Rachael Abernethy ’16 spent four months in Havana, living with a family of three—a mother and her two adult sons—and taking courses at the University of Havana in Spanish language, Cuban cinema and Afro-Cuban studies.
Through the program Spanish Studies Abroad, she arrived in Havana in January 2015. “Cuba had been in the back of my head,” says the black studies major from San Diego, “but I didn’t think it was possible to actually go there.” Bewildered friends and family asked: Why not go to Spain?
At Amherst, she says, “I don’t often find myself pausing. In Cuba it was the opposite. There’s a general culture of taking the time to stop and get to know people.
“I’d sit on the seawall and watch the water, and the people fishing next to ‘No Fishing’ signs. I learned to be flexible, to not have a schedule, to just be at peace with myself.”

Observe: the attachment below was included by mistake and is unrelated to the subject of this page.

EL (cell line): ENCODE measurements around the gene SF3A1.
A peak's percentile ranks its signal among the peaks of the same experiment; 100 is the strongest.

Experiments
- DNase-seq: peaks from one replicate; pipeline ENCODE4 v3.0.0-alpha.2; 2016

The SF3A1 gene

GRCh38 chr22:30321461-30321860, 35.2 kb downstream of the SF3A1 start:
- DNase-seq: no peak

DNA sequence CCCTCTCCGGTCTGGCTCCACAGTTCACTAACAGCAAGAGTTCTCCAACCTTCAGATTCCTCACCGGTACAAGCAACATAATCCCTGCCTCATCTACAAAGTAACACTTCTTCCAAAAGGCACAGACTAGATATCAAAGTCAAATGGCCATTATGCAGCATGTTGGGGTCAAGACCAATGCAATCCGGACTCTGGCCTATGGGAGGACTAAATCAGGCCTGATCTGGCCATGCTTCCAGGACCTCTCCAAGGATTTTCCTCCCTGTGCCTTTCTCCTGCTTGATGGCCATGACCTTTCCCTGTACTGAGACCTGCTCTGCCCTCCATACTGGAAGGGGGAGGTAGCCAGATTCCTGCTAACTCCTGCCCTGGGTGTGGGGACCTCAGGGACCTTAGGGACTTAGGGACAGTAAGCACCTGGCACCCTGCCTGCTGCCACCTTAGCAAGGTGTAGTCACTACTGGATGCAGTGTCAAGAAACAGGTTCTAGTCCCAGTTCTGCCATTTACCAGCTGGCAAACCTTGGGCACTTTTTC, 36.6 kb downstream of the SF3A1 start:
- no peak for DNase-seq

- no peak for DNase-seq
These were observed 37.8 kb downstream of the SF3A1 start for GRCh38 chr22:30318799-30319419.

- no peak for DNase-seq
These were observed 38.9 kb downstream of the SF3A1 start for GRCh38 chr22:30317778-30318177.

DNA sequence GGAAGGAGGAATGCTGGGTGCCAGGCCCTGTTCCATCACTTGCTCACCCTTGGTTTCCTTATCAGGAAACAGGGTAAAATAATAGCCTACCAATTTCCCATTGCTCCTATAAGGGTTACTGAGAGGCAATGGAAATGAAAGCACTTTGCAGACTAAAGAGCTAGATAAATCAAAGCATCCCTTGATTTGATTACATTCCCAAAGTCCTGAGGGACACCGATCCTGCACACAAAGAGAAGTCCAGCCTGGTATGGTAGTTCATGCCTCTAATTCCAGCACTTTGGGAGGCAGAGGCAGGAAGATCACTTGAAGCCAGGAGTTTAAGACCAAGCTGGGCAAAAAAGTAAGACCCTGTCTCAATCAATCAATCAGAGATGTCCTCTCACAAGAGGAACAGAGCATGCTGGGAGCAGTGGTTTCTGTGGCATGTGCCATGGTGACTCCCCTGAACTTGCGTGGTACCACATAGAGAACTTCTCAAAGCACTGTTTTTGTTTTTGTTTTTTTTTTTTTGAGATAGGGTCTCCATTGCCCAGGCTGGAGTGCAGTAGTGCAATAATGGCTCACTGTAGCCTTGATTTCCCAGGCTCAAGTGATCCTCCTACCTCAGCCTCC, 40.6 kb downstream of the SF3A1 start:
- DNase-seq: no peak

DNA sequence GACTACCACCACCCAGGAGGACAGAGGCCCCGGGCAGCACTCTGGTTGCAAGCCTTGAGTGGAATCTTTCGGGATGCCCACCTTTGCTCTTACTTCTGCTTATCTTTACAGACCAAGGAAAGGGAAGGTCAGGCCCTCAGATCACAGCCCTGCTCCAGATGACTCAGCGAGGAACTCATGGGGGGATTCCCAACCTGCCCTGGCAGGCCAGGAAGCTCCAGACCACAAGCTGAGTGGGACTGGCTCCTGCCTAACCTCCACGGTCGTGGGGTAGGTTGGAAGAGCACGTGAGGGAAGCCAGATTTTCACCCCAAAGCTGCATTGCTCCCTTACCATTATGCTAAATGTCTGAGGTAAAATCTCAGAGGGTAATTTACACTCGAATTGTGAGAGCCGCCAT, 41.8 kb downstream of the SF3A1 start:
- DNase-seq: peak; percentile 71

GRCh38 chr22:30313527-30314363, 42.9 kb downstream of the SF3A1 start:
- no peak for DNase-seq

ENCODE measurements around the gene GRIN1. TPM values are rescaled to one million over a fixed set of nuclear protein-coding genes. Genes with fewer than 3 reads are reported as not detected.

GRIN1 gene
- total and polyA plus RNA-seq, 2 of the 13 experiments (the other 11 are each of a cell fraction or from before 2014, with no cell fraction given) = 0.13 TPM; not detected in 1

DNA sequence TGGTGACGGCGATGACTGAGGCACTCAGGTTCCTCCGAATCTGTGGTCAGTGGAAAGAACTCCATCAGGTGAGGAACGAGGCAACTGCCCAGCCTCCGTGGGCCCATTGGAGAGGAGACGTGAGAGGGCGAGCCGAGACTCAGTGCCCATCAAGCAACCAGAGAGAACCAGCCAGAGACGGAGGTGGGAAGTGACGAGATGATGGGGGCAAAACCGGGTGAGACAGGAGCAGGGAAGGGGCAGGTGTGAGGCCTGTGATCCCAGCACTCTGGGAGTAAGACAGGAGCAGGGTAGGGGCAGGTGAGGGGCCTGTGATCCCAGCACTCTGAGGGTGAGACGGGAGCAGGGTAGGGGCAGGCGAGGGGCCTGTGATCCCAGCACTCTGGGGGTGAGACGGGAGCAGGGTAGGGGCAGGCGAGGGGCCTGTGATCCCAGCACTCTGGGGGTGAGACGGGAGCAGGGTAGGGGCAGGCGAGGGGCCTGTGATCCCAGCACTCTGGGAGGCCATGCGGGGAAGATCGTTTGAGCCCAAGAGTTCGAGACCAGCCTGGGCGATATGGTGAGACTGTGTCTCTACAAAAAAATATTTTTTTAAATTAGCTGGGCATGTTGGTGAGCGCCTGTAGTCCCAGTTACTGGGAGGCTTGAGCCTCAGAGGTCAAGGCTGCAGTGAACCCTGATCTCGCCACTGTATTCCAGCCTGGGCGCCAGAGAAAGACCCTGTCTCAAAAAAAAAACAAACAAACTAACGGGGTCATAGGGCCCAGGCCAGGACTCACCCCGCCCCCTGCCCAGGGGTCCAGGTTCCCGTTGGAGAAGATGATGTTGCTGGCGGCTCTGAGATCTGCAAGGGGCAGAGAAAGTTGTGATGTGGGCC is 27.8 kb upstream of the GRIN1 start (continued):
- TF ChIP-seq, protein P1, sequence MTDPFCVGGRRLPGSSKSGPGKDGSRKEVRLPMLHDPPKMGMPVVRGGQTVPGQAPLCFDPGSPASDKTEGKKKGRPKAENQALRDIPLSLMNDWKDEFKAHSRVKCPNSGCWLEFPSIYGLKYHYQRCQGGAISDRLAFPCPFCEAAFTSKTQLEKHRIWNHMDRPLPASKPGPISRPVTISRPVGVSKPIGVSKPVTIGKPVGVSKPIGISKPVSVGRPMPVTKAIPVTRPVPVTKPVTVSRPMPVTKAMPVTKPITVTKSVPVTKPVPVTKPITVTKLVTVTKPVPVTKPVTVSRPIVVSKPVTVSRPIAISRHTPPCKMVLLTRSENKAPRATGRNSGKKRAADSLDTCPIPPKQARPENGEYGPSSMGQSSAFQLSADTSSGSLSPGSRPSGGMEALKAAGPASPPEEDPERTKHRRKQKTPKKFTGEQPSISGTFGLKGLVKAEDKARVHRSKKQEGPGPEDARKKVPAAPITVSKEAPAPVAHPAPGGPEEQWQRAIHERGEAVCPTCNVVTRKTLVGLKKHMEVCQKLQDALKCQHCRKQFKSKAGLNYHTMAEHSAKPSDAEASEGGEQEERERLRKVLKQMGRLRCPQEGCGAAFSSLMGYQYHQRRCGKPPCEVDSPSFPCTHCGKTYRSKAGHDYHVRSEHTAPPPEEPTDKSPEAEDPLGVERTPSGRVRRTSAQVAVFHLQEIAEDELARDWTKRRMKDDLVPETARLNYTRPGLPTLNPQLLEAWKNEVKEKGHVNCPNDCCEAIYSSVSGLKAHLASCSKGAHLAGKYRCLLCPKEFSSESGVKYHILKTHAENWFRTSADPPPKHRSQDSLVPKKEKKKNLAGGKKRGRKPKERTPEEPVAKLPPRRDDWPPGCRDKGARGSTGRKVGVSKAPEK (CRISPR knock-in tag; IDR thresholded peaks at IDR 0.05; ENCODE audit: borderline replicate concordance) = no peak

Twice weekly, Abernethy tutored an 11-year-old girl in English. “She often interrupted our lesson to teach me about the history of her country. It’s a country with such a strong culture and sense of self. Cuban people are resilient; they’re creative. A lot of them became like family to me.”
While Abernethy encountered few Americans, she met tourists from Russia, Germany and Costa Rica.
One favorite memory is of playing soccer at José Martí Park. “There were Americans, Germans, Italians, Cubans. All of a sudden two people with trumpets came up and started playing Cuban jazz. That was just an afternoon in Cuba.”